Lifting someone out of loneliness

The past few years have been tough. The pandemic has left its mark on most people in one way or another, and while the world moved on and things supposedly ‘got back to normal’, many people have been left feeling anything but.

The nation’s mental health has been hit hard post-Covid, as this report from the charity Mind shows. The report states that two thirds (65%) of adults and more than two thirds (68%) of young people with mental health problems say their mental health has got worse since the first national lockdown.

One of the side effects of this is that many people have found they are feeling lonely since the pandemic. The Department for Digital, Culture, Media and Sport has launched its new loneliness campaign as part of the Better Health – Every Mind Matters campaign to try and combat the rise in loneliness.

While feeling lonely isn’t in itself a mental health problem, the two are strongly linked. Having a mental health problem can increase your chance of feeling lonely, but anyone can feel lonely at any point in their lives, writes Laura Gooch.

My story

I had a baby during the first lockdown and my mental health has been severely affected since then. I’ve always been a sociable person and, while I enjoy time on my own, I need time with family and friends to feel balanced.

The pandemic took that away, and I was faced with being at home on my own with a newborn while homeschooling my older daughter. My husband was a frontline worker. I was on maternity leave, so didn’t have the daily contact with colleagues that I might have had otherwise, and of course all baby groups and parenting groups had been cancelled. Friends and family weren’t allowed to visit and I suddenly found myself in a very lonely world.

When I returned to work after maternity leave, the office landscape had changed considerably. Working from home was now the norm, and while others had had the previous year to adjust, I was returning to a whole new climate. Often, the part of going back to work new parents enjoy is the return to ‘normal’ chat that doesn’t revolve around nappies and nap times, as well as the chance for office banter and a moment to feel like yourself again. That was taken away.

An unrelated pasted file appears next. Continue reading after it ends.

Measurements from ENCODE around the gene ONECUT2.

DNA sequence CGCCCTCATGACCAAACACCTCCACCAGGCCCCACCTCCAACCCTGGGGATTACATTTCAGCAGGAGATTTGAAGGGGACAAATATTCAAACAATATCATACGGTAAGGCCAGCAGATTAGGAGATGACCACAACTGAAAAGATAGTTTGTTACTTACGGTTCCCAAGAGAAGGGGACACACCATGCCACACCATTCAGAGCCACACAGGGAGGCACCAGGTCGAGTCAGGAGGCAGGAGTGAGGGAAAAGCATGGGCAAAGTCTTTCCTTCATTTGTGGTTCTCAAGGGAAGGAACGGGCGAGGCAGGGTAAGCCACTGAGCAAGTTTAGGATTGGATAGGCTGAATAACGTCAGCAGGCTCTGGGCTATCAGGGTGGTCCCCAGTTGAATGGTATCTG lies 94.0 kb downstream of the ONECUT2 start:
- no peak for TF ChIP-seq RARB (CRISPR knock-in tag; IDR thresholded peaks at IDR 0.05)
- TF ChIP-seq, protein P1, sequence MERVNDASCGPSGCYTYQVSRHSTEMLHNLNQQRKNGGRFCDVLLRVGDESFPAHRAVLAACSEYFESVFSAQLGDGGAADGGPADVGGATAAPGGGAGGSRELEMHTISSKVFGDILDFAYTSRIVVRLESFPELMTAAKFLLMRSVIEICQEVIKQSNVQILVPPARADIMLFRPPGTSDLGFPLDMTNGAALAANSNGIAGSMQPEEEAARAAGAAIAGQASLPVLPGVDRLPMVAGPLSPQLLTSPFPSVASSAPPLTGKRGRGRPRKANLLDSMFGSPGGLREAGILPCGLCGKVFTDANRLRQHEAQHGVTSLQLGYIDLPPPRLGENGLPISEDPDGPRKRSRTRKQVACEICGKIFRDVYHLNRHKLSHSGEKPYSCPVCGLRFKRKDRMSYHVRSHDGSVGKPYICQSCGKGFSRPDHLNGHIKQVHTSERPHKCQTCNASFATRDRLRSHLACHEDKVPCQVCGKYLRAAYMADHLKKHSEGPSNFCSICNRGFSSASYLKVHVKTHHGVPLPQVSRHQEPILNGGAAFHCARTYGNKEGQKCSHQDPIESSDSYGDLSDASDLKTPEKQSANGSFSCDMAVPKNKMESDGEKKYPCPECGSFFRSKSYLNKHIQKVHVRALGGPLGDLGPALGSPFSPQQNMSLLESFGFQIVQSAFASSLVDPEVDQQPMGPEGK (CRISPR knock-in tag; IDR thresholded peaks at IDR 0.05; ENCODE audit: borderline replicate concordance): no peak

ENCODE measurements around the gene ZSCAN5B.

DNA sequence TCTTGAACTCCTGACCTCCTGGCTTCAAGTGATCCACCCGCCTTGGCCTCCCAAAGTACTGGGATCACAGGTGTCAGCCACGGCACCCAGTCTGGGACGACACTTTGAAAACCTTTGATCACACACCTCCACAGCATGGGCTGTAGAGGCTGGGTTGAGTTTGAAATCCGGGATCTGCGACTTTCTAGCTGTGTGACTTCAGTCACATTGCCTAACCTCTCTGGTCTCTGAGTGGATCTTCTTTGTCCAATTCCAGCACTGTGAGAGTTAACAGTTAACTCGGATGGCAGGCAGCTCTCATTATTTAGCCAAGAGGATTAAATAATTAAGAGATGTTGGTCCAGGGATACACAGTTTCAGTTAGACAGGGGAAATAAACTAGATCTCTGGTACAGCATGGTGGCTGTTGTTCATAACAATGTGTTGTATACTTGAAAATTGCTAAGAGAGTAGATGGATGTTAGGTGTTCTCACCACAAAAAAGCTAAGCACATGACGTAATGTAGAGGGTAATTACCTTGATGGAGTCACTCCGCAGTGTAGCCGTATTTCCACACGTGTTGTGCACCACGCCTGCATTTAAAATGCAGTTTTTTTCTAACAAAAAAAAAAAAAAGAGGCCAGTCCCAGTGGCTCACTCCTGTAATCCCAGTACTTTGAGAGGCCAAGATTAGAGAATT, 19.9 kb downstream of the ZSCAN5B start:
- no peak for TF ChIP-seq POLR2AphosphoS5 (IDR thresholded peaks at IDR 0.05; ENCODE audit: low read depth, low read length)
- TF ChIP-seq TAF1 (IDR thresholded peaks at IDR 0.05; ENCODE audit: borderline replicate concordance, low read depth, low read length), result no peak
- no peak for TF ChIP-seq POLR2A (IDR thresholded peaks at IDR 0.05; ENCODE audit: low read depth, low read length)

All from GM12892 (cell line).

I have never felt as lonely as I have since the pandemic started. I am lucky to have friends and family and some of them may be surprised to read this, but I also think it’s important to talk about it so that others seek help and realise it’s a common problem for many people.

I’ve adjusted more now, and feel in a better place with my mental health than I have for the past couple of years, but of course, feelings of loneliness don’t always leave as quickly as they arrive. There’s a huge amount of stigma around feeling lonely, and it’s a sad fact that often people don’t want to admit to feelings of loneliness.

Not alone in feeling lonely

My story is one of so many and it’s important to remember that loneliness has no common cause. Sometimes it can be triggered by a life event or change in situation, like it was for me, or it may not be triggered by anything at all.

Older people are often thought of as being prone to loneliness, but actually younger people can feel lonely too. It is a feeling that can affect us all, young or old, at any point in our lives. We might live in a busy city or a rural location, on our own or with others, and still feel isolated.

There’s lots of help

Luckily, there is lots of support available. Check out the advice and helplines available on the NHS website for more information and to find what help is available.

Meanwhile, here are some of the top tips for those struggling with feelings of loneliness:

Keep in touch with those around you

Talk to friends and family. Sometimes a friendly chat can make a big difference, whether someone is around the corner or further away.

Join a group

Find a group with a shared interest. Being part of an offline or online group or club is a great way to make connections and meet people. Think about activities that you would like to try out and look for groups centred around these.

Do things you enjoy

Filling your time doing more things you like can stop you from focusing on feelings of loneliness and is good for your wellbeing.

Share your feelings – but do not compare

Talking about how you feel with others can help with loneliness. However, try not to compare yourself with others. Remember that many people may only share the good things happening to them on social media, so comparing can make you feel lonelier.

Help someone else feel connected

Reach out to others. Think about people you know who might be feeling lonely and make an effort to connect with them. Remember that feeling lonely for a long time can make it harder for people to make new connections. It may be difficult for people experiencing loneliness to respond to your friendly contact at first, so be patient and kind.

Invite someone along to activities near you

There are many free and low-cost activities you can take part in throughout the year.

Look at Visit England’s list of cheap and free things to do for suggested events in your local area and invite someone to come along.

Look after yourself

Please look at the support available on the NHS website – there is always someone you can talk to.

If you are having thoughts of suicide, or have thought about self-harm, it’s important to tell someone. Samaritans offer free 24-hour listening support. Call free on 116 123 or visit the Samaritans website.

In a life-threatening emergency, phone 999 and ask for an ambulance.